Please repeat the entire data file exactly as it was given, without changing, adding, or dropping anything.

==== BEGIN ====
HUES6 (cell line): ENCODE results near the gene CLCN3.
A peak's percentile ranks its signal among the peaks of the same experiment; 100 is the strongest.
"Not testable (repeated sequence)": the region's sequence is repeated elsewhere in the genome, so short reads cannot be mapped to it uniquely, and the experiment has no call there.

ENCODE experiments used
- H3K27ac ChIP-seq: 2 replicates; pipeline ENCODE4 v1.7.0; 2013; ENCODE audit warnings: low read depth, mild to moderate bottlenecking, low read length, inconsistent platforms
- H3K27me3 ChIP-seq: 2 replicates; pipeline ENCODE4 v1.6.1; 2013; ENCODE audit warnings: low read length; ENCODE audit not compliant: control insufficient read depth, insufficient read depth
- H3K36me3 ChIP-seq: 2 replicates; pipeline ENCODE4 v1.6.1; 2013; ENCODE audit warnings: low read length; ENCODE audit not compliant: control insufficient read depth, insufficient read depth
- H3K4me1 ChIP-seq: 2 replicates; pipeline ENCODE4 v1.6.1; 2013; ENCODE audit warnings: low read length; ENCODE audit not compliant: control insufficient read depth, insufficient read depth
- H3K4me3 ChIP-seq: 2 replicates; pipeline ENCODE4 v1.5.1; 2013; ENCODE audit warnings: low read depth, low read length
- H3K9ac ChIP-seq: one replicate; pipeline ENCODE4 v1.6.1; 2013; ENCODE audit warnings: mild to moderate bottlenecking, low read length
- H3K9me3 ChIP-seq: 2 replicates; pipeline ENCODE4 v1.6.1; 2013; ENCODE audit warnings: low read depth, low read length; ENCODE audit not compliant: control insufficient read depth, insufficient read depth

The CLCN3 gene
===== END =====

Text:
HUES6 (cell line): ENCODE results near the gene CLCN3.
A peak's percentile ranks its signal among the peaks of the same experiment; 100 is the strongest.
"Not testable (repeated sequence)": the region's sequence is repeated elsewhere in the genome, so short reads cannot be mapped to it uniquely, and the experiment has no call there.

ENCODE experiments used
- H3K27ac ChIP-seq: 2 replicates; pipeline ENCODE4 v1.7.0; 2013; ENCODE audit warnings: low read depth, mild to moderate bottlenecking, low read length, inconsistent platforms
- H3K27me3 ChIP-seq: 2 replicates; pipeline ENCODE4 v1.6.1; 2013; ENCODE audit warnings: low read length; ENCODE audit not compliant: control insufficient read depth, insufficient read depth
- H3K36me3 ChIP-seq: 2 replicates; pipeline ENCODE4 v1.6.1; 2013; ENCODE audit warnings: low read length; ENCODE audit not compliant: control insufficient read depth, insufficient read depth
- H3K4me1 ChIP-seq: 2 replicates; pipeline ENCODE4 v1.6.1; 2013; ENCODE audit warnings: low read length; ENCODE audit not compliant: control insufficient read depth, insufficient read depth
- H3K4me3 ChIP-seq: 2 replicates; pipeline ENCODE4 v1.5.1; 2013; ENCODE audit warnings: low read depth, low read length
- H3K9ac ChIP-seq: one replicate; pipeline ENCODE4 v1.6.1; 2013; ENCODE audit warnings: mild to moderate bottlenecking, low read length
- H3K9me3 ChIP-seq: 2 replicates; pipeline ENCODE4 v1.6.1; 2013; ENCODE audit warnings: low read depth, low read length; ENCODE audit not compliant: control insufficient read depth, insufficient read depth

The CLCN3 gene